First name Emily. Last name Ávila. First half American. Second half Portuguese. Just like my life. Totally one, and totally the other.
Here, no one mispronounces my last name. They don’t say “uh-VEEY-uh,” forcing a fake Spanish accent. Or start off with the flat, whiney ‘A’ like “apple.” They know to emphasize the Ahhhh. But you need to be fluent in both languages to pronounce the whole thing correctly.
The civil servants here are perplexed by the paucity of my short name. First name, last name, the end. No long string of ancestors’ names to carry around. Those were left in unmarked graves back on the islands. No room for them in the first American-in-the-family. My name is light, unburdened by history or tradition.
It’s a mouthful of vowels. The lips barely touch as you repeat it over and over like tongue twister.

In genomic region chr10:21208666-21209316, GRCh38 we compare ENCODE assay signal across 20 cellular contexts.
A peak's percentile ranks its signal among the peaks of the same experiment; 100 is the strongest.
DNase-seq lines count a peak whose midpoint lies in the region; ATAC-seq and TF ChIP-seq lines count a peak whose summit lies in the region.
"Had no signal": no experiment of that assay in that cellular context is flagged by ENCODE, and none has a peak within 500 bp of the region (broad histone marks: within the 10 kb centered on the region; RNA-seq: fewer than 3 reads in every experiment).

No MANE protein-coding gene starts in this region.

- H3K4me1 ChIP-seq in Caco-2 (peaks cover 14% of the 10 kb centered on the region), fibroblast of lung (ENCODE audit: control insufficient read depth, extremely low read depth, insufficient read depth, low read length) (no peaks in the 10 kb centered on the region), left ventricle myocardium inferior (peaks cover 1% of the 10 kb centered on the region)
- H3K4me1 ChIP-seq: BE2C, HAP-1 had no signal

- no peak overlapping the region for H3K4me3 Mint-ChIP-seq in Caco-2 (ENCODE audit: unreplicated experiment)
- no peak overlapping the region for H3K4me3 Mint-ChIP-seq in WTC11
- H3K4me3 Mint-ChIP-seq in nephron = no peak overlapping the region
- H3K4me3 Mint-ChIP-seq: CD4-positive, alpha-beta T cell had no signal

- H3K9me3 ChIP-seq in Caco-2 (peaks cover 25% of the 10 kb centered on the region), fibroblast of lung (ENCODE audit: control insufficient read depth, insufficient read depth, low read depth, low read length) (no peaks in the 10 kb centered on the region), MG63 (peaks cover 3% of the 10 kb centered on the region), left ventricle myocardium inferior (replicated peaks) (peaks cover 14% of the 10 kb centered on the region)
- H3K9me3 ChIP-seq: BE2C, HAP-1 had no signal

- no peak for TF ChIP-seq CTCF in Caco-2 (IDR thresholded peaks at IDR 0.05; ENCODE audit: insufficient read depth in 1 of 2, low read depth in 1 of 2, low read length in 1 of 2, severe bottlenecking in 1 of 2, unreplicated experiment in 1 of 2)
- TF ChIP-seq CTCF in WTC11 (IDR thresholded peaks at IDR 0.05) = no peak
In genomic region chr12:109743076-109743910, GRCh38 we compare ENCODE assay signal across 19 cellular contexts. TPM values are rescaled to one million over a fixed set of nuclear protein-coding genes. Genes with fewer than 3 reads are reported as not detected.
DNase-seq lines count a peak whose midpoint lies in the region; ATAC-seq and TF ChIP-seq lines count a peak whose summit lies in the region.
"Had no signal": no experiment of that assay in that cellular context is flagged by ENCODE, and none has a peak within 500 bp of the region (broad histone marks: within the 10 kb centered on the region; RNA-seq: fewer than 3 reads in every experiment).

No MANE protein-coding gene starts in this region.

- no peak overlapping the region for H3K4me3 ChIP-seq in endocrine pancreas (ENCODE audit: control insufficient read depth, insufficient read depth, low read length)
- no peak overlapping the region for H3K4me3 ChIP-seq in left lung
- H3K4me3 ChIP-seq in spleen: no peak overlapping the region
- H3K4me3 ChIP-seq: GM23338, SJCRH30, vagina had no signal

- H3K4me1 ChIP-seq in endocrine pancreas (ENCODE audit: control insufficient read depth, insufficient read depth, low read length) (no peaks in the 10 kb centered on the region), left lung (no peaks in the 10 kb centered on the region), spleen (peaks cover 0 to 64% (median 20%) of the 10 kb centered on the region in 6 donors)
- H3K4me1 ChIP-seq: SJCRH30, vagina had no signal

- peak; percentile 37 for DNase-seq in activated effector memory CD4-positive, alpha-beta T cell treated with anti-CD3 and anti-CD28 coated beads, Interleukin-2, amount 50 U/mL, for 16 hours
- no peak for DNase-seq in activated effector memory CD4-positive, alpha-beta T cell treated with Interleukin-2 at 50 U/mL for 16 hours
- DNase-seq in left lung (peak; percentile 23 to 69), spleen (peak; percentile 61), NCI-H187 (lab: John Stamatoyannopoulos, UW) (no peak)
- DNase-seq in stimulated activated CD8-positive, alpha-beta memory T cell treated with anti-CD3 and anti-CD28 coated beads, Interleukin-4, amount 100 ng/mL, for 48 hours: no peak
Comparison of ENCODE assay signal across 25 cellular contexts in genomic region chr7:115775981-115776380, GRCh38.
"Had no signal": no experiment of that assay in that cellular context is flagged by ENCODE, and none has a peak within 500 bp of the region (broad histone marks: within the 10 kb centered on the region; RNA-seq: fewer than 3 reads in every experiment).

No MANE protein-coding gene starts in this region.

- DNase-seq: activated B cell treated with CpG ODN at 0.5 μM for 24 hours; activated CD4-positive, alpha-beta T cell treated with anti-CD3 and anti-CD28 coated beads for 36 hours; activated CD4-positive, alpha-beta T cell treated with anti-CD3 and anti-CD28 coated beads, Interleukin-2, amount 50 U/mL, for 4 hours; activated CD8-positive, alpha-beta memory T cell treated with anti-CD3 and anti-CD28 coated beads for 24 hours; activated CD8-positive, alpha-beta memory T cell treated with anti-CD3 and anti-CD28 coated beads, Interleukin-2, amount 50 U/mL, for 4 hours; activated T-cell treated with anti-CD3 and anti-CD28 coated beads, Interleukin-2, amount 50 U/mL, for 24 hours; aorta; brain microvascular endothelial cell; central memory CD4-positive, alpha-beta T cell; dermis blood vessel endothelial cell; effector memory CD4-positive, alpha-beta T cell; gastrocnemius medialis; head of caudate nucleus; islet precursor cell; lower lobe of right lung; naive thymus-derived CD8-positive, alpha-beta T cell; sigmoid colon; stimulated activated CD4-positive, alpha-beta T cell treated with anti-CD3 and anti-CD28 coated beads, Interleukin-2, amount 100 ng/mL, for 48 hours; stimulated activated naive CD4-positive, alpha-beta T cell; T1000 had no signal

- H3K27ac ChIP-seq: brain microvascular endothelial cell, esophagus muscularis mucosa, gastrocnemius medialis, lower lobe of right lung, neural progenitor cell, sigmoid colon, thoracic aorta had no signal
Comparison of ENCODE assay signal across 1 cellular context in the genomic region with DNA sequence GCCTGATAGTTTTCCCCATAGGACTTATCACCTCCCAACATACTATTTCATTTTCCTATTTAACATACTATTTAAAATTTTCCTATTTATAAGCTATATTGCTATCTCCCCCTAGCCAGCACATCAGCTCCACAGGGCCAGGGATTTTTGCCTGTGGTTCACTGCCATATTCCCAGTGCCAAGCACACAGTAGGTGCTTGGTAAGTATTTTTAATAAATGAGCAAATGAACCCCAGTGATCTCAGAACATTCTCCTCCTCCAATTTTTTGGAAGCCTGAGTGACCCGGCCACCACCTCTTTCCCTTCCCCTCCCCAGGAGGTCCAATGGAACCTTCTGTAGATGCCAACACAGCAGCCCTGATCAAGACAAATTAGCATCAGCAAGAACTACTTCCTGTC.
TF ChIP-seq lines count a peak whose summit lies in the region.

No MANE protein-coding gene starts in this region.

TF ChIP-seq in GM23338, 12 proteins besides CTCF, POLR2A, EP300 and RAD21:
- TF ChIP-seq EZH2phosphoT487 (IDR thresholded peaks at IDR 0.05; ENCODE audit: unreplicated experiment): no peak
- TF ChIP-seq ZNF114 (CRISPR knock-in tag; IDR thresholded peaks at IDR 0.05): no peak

I didn’t change my name when I married. I could only ever be Emily Ávila. Totally one, and totally the other. Nothing in between. Nothing else.
I don’t know what inspired my parents to give me an American first name. My father’s sister was Emilia. But they went with the American version of it, providing me with this split identity that I have spent the better part of my life trying to make sense of.
Perhaps this is why I am fascinated with thresholds and liminal spaces. My name is the bridge between the old world and the new. I am the threshold between two languages, two cultures, two identities.